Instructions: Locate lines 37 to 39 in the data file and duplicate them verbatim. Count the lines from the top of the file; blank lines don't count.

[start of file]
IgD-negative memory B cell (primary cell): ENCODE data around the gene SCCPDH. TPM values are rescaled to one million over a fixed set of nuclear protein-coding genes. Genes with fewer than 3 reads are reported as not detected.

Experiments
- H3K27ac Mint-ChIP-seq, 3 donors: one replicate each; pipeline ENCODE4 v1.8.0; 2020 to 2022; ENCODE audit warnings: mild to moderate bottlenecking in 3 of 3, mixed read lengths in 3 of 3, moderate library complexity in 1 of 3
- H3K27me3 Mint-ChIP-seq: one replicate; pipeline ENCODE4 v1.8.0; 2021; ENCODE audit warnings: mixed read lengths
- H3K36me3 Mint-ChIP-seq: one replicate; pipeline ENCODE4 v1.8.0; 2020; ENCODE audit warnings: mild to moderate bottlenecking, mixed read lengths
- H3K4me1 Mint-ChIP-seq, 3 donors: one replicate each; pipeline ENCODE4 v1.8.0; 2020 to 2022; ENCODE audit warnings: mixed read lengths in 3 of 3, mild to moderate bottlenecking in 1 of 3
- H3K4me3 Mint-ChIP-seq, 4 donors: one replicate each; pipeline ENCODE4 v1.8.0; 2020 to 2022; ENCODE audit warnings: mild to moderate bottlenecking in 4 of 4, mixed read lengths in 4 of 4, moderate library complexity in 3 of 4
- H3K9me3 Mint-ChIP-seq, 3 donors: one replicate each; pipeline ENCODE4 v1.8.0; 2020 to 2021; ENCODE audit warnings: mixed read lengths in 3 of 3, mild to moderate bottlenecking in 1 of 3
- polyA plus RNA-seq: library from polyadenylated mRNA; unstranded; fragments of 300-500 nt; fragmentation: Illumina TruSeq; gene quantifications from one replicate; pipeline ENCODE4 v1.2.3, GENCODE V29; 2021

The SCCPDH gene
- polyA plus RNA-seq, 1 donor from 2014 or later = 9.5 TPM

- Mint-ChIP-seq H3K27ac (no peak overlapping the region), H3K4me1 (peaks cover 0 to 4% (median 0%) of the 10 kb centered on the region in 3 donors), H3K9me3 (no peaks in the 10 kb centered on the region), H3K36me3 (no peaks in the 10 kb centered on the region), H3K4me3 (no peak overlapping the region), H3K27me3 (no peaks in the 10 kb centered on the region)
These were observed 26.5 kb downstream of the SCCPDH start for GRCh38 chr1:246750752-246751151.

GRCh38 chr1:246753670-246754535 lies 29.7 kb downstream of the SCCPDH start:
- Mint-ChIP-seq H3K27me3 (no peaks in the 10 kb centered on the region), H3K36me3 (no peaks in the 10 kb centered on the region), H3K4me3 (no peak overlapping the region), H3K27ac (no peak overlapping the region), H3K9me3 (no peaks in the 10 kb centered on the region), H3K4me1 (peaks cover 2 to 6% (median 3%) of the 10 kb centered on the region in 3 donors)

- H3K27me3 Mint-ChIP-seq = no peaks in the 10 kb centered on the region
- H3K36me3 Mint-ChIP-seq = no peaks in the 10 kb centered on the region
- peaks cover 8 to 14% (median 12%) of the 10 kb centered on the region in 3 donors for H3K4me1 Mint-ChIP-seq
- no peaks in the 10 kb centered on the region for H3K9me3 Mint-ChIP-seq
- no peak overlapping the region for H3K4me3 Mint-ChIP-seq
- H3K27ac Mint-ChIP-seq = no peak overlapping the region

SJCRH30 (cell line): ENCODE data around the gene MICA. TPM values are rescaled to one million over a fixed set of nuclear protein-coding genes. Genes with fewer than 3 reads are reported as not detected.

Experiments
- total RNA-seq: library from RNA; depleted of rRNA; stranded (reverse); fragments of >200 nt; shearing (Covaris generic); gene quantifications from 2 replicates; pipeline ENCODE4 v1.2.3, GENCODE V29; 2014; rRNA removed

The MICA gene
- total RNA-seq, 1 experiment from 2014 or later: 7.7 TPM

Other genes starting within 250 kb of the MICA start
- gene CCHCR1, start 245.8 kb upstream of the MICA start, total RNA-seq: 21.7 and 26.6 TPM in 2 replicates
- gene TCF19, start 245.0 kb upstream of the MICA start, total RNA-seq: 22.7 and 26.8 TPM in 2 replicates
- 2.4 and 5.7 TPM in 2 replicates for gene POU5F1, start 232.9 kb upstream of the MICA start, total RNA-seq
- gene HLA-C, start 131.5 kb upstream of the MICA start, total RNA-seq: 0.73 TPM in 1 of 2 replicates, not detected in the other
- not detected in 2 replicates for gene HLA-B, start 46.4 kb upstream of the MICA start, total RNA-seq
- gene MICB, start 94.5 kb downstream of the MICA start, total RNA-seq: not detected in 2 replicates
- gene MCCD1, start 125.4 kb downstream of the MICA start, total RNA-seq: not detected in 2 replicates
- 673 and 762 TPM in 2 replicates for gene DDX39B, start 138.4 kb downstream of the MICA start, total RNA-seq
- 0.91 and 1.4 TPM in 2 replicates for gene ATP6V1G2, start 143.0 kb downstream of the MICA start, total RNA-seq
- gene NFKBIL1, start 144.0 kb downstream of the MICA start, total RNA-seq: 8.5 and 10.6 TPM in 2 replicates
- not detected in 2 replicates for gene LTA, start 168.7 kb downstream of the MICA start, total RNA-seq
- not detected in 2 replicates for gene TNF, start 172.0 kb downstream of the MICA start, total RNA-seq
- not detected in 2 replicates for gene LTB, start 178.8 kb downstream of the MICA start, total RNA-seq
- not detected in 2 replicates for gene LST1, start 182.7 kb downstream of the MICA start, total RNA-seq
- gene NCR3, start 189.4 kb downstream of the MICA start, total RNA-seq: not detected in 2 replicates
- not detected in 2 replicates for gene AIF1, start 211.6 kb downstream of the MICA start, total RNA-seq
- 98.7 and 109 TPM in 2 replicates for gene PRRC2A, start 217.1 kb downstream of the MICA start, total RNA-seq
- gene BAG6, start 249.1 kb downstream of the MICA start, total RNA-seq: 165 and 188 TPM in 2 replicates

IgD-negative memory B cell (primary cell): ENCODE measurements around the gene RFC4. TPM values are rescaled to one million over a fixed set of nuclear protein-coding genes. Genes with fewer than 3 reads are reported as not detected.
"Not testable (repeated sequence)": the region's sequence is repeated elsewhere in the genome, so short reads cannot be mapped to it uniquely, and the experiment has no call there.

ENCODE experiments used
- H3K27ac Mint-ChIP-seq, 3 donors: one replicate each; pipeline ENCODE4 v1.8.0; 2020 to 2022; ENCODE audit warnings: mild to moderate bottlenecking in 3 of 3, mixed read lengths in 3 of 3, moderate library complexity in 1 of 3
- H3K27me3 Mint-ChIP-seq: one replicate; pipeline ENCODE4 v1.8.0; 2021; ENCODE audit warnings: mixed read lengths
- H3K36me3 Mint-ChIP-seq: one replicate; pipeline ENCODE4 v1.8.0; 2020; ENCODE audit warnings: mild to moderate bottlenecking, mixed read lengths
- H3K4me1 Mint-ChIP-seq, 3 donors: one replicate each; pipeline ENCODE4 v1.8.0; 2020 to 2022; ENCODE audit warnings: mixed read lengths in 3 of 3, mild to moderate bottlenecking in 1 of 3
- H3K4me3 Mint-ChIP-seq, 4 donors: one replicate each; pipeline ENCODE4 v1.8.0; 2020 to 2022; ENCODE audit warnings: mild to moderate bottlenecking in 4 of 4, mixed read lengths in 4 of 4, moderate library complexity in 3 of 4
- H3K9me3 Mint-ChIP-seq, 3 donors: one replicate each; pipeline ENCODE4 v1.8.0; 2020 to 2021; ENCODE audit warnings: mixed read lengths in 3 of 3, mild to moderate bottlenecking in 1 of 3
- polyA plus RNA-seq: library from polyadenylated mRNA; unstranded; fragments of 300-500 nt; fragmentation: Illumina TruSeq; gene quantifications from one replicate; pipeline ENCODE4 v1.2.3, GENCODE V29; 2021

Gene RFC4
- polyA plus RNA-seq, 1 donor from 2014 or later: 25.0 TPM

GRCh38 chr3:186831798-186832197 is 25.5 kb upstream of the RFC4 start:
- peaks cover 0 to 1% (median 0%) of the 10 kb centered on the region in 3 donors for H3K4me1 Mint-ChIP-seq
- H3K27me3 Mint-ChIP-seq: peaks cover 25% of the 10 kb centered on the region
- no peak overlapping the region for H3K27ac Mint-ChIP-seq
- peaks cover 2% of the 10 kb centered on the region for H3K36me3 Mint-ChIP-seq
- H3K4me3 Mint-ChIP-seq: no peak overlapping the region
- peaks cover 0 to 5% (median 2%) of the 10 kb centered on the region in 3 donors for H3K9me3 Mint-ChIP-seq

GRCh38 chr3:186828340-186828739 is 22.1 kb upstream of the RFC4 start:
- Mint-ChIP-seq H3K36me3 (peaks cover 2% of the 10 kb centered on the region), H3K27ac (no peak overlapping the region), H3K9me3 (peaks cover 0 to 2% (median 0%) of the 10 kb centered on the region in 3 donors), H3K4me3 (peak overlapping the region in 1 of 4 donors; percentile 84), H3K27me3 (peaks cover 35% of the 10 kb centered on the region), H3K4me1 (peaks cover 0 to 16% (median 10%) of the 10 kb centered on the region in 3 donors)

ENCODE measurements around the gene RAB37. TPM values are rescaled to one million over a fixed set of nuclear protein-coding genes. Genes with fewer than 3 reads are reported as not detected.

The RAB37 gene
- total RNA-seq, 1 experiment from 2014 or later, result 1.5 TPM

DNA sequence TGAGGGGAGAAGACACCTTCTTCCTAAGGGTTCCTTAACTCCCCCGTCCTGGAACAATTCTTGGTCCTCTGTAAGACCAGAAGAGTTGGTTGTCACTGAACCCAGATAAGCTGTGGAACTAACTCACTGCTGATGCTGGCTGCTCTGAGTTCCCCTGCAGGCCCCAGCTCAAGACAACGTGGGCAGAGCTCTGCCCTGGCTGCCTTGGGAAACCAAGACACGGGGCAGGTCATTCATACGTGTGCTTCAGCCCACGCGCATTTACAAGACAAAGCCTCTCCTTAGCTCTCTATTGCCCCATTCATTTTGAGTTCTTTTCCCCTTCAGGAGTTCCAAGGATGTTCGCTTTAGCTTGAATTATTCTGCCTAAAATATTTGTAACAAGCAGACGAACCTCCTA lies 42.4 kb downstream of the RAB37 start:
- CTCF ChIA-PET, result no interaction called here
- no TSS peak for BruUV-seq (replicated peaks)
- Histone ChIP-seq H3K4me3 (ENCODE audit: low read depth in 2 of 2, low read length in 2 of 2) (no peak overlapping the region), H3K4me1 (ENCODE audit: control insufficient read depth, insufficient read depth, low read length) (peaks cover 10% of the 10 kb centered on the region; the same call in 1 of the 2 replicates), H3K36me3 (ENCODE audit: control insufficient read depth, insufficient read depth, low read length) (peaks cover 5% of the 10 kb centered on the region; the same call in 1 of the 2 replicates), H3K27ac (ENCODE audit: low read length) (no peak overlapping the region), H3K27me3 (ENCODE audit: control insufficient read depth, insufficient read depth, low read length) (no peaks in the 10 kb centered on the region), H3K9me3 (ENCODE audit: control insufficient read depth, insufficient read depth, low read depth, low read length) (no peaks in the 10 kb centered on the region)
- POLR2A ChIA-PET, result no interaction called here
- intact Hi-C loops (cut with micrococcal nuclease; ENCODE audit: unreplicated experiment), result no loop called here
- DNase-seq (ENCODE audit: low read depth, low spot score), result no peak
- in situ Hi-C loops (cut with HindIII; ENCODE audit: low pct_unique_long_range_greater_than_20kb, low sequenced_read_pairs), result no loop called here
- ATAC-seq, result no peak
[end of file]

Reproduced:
- gene NFKBIL1, start 144.0 kb downstream of the MICA start, total RNA-seq: 8.5 and 10.6 TPM in 2 replicates
- not detected in 2 replicates for gene LTA, start 168.7 kb downstream of the MICA start, total RNA-seq
- not detected in 2 replicates for gene TNF, start 172.0 kb downstream of the MICA start, total RNA-seq